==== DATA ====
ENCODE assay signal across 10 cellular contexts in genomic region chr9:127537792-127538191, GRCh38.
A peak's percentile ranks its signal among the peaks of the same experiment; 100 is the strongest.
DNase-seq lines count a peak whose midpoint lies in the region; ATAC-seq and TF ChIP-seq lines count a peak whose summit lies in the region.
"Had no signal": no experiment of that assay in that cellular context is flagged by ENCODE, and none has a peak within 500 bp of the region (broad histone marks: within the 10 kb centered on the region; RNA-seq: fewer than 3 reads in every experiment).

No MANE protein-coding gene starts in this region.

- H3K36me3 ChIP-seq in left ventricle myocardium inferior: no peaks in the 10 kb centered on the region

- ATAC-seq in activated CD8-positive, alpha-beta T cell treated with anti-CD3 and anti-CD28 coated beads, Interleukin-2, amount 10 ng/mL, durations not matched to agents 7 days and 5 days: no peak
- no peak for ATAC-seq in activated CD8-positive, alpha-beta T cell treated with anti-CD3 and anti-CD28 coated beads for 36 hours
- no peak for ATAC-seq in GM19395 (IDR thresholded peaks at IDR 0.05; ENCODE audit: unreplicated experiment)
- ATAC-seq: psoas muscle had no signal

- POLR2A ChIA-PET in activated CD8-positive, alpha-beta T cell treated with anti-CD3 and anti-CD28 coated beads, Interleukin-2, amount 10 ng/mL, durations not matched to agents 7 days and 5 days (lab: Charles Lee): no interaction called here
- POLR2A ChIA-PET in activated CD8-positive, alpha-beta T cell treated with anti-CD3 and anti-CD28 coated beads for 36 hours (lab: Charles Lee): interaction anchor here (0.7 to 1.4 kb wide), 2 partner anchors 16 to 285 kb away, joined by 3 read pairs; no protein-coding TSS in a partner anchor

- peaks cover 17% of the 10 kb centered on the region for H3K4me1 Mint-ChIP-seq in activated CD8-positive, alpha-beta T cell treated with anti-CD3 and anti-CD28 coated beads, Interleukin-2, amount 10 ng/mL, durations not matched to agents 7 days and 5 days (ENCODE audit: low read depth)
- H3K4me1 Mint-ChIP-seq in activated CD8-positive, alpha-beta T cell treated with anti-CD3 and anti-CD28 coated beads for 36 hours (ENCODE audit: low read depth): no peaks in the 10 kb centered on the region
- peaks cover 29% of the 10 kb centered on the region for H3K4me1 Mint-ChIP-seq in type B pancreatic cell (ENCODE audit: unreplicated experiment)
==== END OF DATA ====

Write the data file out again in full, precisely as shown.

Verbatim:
ENCODE assay signal across 10 cellular contexts in genomic region chr9:127537792-127538191, GRCh38.
A peak's percentile ranks its signal among the peaks of the same experiment; 100 is the strongest.
DNase-seq lines count a peak whose midpoint lies in the region; ATAC-seq and TF ChIP-seq lines count a peak whose summit lies in the region.
"Had no signal": no experiment of that assay in that cellular context is flagged by ENCODE, and none has a peak within 500 bp of the region (broad histone marks: within the 10 kb centered on the region; RNA-seq: fewer than 3 reads in every experiment).

No MANE protein-coding gene starts in this region.

- H3K36me3 ChIP-seq in left ventricle myocardium inferior: no peaks in the 10 kb centered on the region

- ATAC-seq in activated CD8-positive, alpha-beta T cell treated with anti-CD3 and anti-CD28 coated beads, Interleukin-2, amount 10 ng/mL, durations not matched to agents 7 days and 5 days: no peak
- no peak for ATAC-seq in activated CD8-positive, alpha-beta T cell treated with anti-CD3 and anti-CD28 coated beads for 36 hours
- no peak for ATAC-seq in GM19395 (IDR thresholded peaks at IDR 0.05; ENCODE audit: unreplicated experiment)
- ATAC-seq: psoas muscle had no signal

- POLR2A ChIA-PET in activated CD8-positive, alpha-beta T cell treated with anti-CD3 and anti-CD28 coated beads, Interleukin-2, amount 10 ng/mL, durations not matched to agents 7 days and 5 days (lab: Charles Lee): no interaction called here
- POLR2A ChIA-PET in activated CD8-positive, alpha-beta T cell treated with anti-CD3 and anti-CD28 coated beads for 36 hours (lab: Charles Lee): interaction anchor here (0.7 to 1.4 kb wide), 2 partner anchors 16 to 285 kb away, joined by 3 read pairs; no protein-coding TSS in a partner anchor

- peaks cover 17% of the 10 kb centered on the region for H3K4me1 Mint-ChIP-seq in activated CD8-positive, alpha-beta T cell treated with anti-CD3 and anti-CD28 coated beads, Interleukin-2, amount 10 ng/mL, durations not matched to agents 7 days and 5 days (ENCODE audit: low read depth)
- H3K4me1 Mint-ChIP-seq in activated CD8-positive, alpha-beta T cell treated with anti-CD3 and anti-CD28 coated beads for 36 hours (ENCODE audit: low read depth): no peaks in the 10 kb centered on the region
- peaks cover 29% of the 10 kb centered on the region for H3K4me1 Mint-ChIP-seq in type B pancreatic cell (ENCODE audit: unreplicated experiment)